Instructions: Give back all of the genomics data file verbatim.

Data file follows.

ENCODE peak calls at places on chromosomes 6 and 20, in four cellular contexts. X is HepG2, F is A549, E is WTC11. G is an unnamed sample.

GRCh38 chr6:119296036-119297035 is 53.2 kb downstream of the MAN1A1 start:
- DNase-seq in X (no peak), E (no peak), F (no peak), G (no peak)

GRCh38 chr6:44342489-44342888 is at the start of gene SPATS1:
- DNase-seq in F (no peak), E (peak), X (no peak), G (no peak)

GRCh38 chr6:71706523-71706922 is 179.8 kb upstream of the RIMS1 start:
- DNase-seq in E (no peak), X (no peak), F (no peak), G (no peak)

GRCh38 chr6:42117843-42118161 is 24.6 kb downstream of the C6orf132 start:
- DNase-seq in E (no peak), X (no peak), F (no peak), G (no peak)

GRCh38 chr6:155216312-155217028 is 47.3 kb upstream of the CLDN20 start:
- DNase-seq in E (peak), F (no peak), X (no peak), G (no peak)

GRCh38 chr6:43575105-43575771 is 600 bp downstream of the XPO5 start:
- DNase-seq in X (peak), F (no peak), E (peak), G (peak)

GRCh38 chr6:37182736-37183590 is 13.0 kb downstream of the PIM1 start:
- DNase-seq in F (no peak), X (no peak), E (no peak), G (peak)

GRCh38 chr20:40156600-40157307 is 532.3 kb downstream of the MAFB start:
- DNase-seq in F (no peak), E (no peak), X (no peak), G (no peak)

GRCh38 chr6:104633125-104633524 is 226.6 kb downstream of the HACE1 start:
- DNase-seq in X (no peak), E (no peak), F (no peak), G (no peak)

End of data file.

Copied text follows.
ENCODE peak calls at places on chromosomes 6 and 20, in four cellular contexts. X is HepG2, F is A549, E is WTC11. G is an unnamed sample.

GRCh38 chr6:119296036-119297035 is 53.2 kb downstream of the MAN1A1 start:
- DNase-seq in X (no peak), E (no peak), F (no peak), G (no peak)

GRCh38 chr6:44342489-44342888 is at the start of gene SPATS1:
- DNase-seq in F (no peak), E (peak), X (no peak), G (no peak)

GRCh38 chr6:71706523-71706922 is 179.8 kb upstream of the RIMS1 start:
- DNase-seq in E (no peak), X (no peak), F (no peak), G (no peak)

GRCh38 chr6:42117843-42118161 is 24.6 kb downstream of the C6orf132 start:
- DNase-seq in E (no peak), X (no peak), F (no peak), G (no peak)

GRCh38 chr6:155216312-155217028 is 47.3 kb upstream of the CLDN20 start:
- DNase-seq in E (peak), F (no peak), X (no peak), G (no peak)

GRCh38 chr6:43575105-43575771 is 600 bp downstream of the XPO5 start:
- DNase-seq in X (peak), F (no peak), E (peak), G (peak)

GRCh38 chr6:37182736-37183590 is 13.0 kb downstream of the PIM1 start:
- DNase-seq in F (no peak), X (no peak), E (no peak), G (peak)

GRCh38 chr20:40156600-40157307 is 532.3 kb downstream of the MAFB start:
- DNase-seq in F (no peak), E (no peak), X (no peak), G (no peak)

GRCh38 chr6:104633125-104633524 is 226.6 kb downstream of the HACE1 start:
- DNase-seq in X (no peak), E (no peak), F (no peak), G (no peak)